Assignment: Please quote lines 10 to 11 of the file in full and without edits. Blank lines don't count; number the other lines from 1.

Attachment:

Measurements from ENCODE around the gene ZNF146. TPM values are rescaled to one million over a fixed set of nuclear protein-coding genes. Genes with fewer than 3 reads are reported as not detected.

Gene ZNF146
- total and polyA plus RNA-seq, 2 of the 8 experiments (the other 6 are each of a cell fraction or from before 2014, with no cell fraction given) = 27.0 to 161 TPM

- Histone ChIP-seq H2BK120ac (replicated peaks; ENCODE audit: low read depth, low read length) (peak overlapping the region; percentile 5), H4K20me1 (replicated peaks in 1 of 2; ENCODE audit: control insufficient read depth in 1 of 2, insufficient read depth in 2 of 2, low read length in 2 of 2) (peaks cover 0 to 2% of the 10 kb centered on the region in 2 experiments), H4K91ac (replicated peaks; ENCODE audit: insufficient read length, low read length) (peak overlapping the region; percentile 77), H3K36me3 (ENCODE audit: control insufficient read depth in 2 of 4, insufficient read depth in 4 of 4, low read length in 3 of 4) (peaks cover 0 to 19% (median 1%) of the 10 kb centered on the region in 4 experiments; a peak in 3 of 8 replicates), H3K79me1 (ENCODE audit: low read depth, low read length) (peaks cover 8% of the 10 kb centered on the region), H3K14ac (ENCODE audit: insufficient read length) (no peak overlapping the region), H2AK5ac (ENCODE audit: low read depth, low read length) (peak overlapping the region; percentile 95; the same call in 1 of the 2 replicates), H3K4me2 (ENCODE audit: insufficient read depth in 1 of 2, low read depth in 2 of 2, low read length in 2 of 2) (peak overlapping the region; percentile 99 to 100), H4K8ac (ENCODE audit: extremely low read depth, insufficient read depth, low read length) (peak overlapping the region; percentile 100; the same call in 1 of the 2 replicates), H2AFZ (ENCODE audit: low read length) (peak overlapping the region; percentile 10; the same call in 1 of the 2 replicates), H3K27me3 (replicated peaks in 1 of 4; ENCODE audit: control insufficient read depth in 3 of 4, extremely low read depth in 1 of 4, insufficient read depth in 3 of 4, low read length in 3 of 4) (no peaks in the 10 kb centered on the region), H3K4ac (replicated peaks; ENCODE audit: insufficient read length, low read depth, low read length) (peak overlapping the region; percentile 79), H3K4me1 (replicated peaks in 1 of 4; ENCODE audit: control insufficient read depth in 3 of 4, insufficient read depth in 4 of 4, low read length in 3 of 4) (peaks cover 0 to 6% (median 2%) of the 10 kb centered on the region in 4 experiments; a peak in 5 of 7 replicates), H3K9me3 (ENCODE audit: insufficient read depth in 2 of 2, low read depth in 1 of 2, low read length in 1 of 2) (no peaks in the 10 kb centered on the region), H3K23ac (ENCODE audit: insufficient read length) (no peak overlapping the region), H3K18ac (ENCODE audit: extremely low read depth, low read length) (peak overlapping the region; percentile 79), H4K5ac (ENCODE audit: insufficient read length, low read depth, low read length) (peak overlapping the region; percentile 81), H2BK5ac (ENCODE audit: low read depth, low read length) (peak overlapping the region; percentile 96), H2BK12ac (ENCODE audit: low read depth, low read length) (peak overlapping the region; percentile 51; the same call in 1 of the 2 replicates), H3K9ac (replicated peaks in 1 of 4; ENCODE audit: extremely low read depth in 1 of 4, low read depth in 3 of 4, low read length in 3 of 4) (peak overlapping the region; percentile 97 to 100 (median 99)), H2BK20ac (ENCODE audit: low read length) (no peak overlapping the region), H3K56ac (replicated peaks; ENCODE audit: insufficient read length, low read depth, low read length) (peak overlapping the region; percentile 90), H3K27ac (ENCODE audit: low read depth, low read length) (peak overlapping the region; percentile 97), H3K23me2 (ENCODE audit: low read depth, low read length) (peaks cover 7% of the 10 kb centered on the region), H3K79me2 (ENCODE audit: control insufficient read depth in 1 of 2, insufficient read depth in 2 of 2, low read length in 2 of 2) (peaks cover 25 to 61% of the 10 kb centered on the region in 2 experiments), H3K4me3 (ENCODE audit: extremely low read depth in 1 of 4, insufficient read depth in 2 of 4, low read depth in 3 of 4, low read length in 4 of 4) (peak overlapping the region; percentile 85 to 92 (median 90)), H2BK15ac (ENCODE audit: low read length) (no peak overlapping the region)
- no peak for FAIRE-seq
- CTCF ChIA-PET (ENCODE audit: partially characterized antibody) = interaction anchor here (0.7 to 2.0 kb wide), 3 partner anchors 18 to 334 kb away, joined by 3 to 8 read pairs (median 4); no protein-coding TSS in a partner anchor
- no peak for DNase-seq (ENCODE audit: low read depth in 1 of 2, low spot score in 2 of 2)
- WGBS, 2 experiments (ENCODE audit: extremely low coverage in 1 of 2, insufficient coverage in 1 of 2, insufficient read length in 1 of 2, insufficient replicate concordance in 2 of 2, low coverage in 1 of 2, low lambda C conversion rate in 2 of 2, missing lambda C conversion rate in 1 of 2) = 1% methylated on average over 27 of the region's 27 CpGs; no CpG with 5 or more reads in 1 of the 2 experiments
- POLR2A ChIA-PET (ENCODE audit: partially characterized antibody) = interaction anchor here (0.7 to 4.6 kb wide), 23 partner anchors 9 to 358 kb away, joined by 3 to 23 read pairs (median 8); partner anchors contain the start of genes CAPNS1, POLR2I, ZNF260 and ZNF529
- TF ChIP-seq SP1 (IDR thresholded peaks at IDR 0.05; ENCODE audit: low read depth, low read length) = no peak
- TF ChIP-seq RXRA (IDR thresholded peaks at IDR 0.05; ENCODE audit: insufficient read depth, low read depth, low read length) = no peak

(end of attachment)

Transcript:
- TF ChIP-seq SP1 (IDR thresholded peaks at IDR 0.05; ENCODE audit: low read depth, low read length) = no peak
- TF ChIP-seq RXRA (IDR thresholded peaks at IDR 0.05; ENCODE audit: insufficient read depth, low read depth, low read length) = no peak